For more than a century, utilities have operated with one overarching goal: to provide reliable power to their customers.
That mission, by its very nature, has meant taking a conservative approach to innovation and technology.
But the energy industry is changing rapidly, and the old way of doing things — building centralized fossil fuel power plants that send power along a grid largely unchanged from Thomas Edison’s day — are no longer sufficient.
The challenges of creating a smart grid, integrating renewables into that grid, the electrification of vehicles, increased energy efficiency and the prospect of decentralized power have created incredible opportunities to build a cleaner, more sustainable and secure energy future.
But getting utility companies to adopt those technologies brings its own set of challenges. How does a highly-regulated, risk-averse industry adapt to such disruptive changes while still protecting its mandate to provide reliable, affordable power?
Enter Advanced Energy Economy and MIT’s Industrial Performance Center — and welcome them to San Antonio, Texas, where they’re jointly hosting a forum with CPS Energy on June 18, the second in a series of CEO forums tackling that very question.
Advanced Energy Economy bills itself as a business organization dedicated to accelerating the adoption of advanced energy technologies into the marketplace — but it also has a strong think tank streak, as it grapples with how to create the regulatory environment and public policies necessary to do that.
Hemant Taneja, a managing partner at General Catalyst Partners, co-founder and chairman of AEE, says the group’s vision is a “prosperous world that runs on secure, clean and affordable power.”
AEE engages the entire range of players in the energy industry, from utilities and their regulators to elected officials and policy experts, and of course, the advanced energy companies working to create solutions to some of the industry’s most pressing challenges.
Taneja partnered with Tom Steyer, a hedge fund manager and political activist, to found AEE. Taneja then teamed up with Dr. Richard K. Lester, who founded and has headed up the Industrial Performance Center at MIT for almost 20 years, to convene utility executives, energy innovators and state regulators to help develop a framework for innovation in the power sector.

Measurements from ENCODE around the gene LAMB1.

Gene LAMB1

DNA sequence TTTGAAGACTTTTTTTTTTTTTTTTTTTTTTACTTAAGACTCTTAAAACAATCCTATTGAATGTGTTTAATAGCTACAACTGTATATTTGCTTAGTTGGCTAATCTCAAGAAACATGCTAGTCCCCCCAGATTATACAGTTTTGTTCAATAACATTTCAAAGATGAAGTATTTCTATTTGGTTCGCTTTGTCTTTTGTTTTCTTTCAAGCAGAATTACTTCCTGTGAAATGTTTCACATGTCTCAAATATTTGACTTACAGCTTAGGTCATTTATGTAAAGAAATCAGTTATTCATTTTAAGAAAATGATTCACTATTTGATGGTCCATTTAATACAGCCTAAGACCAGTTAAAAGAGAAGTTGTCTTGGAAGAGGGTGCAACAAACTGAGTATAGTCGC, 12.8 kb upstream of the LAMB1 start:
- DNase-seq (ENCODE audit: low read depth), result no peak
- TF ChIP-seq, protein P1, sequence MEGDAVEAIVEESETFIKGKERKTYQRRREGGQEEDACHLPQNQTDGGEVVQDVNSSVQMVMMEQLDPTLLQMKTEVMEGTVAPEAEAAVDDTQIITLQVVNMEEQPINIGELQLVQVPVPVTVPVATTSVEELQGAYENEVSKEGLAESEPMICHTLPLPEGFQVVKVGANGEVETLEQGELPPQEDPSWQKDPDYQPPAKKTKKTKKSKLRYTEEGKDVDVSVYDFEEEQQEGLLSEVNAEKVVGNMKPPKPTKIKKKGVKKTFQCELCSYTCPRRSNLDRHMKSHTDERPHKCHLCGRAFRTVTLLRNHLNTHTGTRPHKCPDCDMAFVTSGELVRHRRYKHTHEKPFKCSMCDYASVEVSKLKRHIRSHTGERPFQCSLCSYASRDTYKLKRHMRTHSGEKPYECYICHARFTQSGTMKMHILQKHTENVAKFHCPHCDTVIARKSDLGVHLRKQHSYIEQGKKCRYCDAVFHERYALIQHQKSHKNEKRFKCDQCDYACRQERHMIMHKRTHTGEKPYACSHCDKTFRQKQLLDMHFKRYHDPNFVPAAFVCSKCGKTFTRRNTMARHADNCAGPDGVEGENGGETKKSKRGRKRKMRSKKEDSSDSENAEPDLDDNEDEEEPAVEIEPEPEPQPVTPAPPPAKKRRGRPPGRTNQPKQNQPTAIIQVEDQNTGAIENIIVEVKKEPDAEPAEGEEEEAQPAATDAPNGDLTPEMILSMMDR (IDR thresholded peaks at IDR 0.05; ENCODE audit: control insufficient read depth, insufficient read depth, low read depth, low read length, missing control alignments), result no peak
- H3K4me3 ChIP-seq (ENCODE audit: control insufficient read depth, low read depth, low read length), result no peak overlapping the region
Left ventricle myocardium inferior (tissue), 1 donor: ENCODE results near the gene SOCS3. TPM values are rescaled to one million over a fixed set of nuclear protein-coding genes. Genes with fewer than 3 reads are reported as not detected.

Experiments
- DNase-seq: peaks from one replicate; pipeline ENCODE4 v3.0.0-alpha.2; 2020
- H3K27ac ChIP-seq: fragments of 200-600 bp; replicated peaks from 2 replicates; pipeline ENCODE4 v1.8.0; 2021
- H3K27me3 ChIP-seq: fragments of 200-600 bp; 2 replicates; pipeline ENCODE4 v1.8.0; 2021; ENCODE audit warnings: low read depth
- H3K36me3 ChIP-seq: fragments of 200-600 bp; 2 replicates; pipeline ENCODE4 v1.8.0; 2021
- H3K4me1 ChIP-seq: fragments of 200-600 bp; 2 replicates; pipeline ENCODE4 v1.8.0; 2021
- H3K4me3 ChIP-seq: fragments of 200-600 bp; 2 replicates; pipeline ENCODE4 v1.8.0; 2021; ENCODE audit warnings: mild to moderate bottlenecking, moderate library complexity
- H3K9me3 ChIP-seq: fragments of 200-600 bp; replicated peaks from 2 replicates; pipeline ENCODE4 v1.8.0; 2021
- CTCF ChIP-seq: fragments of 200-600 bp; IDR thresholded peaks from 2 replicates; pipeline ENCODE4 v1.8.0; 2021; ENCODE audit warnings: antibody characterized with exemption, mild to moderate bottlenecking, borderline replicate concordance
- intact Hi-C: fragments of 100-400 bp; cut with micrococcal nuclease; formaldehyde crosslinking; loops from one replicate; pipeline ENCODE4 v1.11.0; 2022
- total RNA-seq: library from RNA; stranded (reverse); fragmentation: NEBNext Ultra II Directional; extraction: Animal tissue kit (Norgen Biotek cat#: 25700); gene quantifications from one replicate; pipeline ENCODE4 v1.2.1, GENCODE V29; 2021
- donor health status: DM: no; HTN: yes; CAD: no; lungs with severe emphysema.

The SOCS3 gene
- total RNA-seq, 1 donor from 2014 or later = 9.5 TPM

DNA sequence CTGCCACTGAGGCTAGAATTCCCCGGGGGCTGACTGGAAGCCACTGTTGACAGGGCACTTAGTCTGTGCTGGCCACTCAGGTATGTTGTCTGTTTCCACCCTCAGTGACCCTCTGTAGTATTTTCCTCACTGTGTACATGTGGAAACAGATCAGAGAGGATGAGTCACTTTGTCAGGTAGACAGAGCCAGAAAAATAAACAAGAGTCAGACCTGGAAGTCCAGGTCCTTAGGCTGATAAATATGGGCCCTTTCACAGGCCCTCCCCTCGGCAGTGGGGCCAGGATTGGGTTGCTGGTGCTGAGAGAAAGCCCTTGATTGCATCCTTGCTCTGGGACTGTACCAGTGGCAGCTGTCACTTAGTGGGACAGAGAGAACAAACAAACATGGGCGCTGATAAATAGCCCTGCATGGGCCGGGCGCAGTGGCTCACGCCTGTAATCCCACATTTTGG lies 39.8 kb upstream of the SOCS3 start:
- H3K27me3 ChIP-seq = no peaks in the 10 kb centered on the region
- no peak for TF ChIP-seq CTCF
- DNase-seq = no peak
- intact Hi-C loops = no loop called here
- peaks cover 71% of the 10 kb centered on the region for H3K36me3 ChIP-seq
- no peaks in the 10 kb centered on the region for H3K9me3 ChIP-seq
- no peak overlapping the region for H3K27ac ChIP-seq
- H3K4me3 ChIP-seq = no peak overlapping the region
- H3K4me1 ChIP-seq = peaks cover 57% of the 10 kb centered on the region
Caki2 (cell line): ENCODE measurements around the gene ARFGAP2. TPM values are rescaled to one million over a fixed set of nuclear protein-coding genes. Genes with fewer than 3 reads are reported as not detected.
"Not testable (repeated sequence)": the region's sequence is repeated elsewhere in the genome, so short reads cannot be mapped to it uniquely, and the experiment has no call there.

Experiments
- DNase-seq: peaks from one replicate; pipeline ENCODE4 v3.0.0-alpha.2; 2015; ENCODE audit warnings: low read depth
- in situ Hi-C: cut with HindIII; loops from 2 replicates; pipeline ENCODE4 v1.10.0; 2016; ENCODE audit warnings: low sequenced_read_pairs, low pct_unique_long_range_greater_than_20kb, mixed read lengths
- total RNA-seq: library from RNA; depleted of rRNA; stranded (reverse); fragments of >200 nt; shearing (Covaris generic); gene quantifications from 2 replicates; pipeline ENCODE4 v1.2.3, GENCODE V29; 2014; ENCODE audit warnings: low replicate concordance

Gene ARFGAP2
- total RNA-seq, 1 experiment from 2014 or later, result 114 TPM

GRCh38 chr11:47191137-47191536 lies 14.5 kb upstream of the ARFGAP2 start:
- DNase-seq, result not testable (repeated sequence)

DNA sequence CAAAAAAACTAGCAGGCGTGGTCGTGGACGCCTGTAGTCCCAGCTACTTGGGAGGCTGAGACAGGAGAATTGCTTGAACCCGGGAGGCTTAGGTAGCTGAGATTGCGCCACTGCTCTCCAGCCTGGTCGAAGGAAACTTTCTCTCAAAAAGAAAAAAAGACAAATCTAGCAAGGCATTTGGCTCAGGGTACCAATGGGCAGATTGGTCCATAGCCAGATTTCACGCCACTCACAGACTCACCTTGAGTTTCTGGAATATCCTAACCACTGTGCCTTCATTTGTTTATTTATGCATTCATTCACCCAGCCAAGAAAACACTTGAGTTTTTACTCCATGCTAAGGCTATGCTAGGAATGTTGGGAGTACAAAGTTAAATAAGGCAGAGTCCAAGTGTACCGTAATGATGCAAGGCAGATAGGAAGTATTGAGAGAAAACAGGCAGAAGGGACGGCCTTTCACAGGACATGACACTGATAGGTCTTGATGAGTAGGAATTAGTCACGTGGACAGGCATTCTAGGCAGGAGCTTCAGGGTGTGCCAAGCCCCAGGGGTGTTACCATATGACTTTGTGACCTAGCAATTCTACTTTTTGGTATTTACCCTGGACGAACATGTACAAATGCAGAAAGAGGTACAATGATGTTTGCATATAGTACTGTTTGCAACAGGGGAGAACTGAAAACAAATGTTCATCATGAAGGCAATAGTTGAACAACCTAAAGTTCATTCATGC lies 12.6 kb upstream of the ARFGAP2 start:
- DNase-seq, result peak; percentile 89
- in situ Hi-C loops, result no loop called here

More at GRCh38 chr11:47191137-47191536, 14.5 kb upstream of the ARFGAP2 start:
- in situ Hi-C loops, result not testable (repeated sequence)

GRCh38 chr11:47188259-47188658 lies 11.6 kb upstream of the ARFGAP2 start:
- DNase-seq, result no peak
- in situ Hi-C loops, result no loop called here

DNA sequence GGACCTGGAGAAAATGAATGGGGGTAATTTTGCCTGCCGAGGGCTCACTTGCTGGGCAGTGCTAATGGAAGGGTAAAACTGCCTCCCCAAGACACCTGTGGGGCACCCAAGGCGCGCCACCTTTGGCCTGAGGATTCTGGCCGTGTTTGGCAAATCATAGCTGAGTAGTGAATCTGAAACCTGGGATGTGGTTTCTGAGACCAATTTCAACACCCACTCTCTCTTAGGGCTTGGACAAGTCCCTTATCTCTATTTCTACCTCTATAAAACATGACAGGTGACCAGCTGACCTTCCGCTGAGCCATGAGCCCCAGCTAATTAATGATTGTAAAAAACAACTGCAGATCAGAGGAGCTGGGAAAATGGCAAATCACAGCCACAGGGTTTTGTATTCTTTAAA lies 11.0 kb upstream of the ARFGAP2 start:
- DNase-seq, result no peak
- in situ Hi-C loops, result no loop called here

The Industrial Performance Center pulls in faculty and students from across MIT to study developments in innovation, productivity and competitiveness. The center recently completed a major study of national and regional strategies for accelerating the adoption of innovative low-carbon energy technologies.
“We see the electric power sector entering a period of very rapid innovation,” Lester said, “and that is creating some unique challenges for utilities, innovators and governments.”
To understand those challenges, and find ways to remove barriers to adoption, AEE and IPC wanted to create a forum where CEOs from across the industry could meet and speak frankly, with the ultimate goal of creating a concrete action plan going forward.
“We don’t want this to be an academic exercise,” said Taneja, who has been investing in the energy sector for the last decade.
The first meeting was held in March at MIT, and one thing became clear, he said: that a regional approach would be crucial, given the fragmented nature of energy markets in the U.S.
“One thing that kept coming up in that meeting,” said Lester, “was the model in Texas, and how well it’s working in a number of areas.”
Cris Eugster, CPS Energy’s executive vice-president and chief strategy and technology officer, attended that first meeting.
Attendees’ interest was piqued by several CPS Energy initiatives, Eugster said, such as its commitment to decreasing the carbon intensity of its generation fleet by retiring coal and adding natural gas and utility scale solar and its aggressive energy efficiency and demand response programs.
The group is also interested in what Texas is doing statewide: its market-based approach, wide scale embrace of wind, the shale gas revolution and the recent transition of the electrical grid to a nodal market system.
Invited to the closed door session — Taneja and Lester say it’s crucial that top executives feel comfortable to speak freely about the challenges they face — will be CEOs from investor-owned utilities from around the country, publicly-owned utilities like CPS Energy, state regulators, representatives from the electrical grid operator and top energy technology firms.
Additional forums will be held in other parts of the country later this year; the next will be held at the Aspen Institute in Aspen, Colorado.
Eugster said CPS Energy is honored to host AEE and MIT in San Antonio: “We look forward to sharing strategies for how to drive innovation and value in the utility sector.”
Taneja and Lester, too, are looking forward to the visit.
“We want to understand better what’s working in Texas,” said Taneja, “and see if there are lessons to be learned across the industry.”